For most of the last twenty-five years, Sarawak's Resource Planning portfolio has been retained in the office of the Chief Minister, the highest authority in the state. Since 1981 the Chief Minister has been Taib Mahmud, a man whose personal fortune, derived from logging, has made him one of the wealthiest men in Malaysia. According to a February 7, 1990 report in the Asian Wall Street Journal, " He lives in a well-guarded palatial home in Kuching, and rides in a cream-colored Rolls Royce. A dapper dresser, he is partial to double-breasted suits and sports a ring with a walnut-sized red gem surrounded by small diamonds."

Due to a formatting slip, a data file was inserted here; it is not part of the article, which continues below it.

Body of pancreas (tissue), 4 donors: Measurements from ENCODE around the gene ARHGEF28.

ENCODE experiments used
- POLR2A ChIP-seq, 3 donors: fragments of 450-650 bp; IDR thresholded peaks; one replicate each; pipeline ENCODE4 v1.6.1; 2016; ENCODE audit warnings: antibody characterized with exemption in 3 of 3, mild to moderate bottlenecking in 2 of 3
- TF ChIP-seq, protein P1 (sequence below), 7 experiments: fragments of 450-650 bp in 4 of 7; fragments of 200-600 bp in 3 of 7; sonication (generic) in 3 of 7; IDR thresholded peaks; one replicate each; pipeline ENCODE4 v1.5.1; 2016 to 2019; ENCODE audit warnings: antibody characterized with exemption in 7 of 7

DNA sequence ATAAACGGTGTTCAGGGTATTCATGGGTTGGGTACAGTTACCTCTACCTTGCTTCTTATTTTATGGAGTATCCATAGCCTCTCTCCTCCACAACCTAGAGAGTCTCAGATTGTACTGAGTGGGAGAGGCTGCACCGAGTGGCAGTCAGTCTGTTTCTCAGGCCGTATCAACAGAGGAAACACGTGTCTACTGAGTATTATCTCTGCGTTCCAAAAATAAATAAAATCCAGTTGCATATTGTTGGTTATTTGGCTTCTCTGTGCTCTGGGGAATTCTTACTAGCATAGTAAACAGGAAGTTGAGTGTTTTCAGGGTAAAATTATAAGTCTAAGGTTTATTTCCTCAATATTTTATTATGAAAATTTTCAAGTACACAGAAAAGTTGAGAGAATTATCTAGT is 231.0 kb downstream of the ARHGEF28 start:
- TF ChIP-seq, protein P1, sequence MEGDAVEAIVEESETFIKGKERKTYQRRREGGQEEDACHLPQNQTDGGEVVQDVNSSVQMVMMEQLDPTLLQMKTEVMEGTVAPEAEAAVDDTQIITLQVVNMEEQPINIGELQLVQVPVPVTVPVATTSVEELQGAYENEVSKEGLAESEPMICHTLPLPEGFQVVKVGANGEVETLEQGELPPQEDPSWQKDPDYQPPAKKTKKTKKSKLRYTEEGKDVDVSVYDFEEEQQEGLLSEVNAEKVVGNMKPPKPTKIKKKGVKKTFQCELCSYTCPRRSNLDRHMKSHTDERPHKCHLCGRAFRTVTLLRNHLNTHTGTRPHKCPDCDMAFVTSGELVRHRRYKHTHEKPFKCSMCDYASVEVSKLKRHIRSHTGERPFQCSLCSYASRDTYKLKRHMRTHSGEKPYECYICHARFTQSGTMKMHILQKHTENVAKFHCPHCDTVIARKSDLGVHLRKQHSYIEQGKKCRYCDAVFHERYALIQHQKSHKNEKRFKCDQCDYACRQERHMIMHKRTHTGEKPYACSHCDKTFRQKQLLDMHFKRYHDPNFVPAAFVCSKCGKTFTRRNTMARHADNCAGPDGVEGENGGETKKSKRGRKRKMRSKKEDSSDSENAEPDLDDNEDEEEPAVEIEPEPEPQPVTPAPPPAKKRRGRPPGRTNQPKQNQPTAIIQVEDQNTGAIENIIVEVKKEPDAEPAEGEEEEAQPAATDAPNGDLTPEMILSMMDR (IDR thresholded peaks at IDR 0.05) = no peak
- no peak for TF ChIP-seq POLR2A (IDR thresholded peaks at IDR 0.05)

That his office has been used for personal financial gain became clear during the run up to the State elections in April 1987. At a press conference on April 9, 1987, Taib Mahmud announced the freezing of twenty-five timber concessions totaling 2.75 million acres belonging to relatives and friends of the former Chief Minister Rahman Yakub. Estimates of the value of these holdings ranged from US$9 billion to US$22 billion. As it turned out, each of Rahman Yakub's eight daughters was the owner of a logging concession. In retaliation for these revelations, Rahman Yakub told the press the names of politicians, friends, relatives and associates connected to Taib Mahmud who controlled 3.52 million acres of concessions. Ironically the two antagonists were themselves related, Taib Mahmud being the nephew of Rahman Yakub. Between them, these two quarreling factions of the elite controlled 6.38 million acres, a figure that amounted to over half of all logging concessions and a full third of Sarawak's total forested land. So great is the potential for graft, and so high the financial rewards of securing government office, that politicians have been known to spend as much as US$24 million competing for the support of the 625,000 eligible voters in the state.
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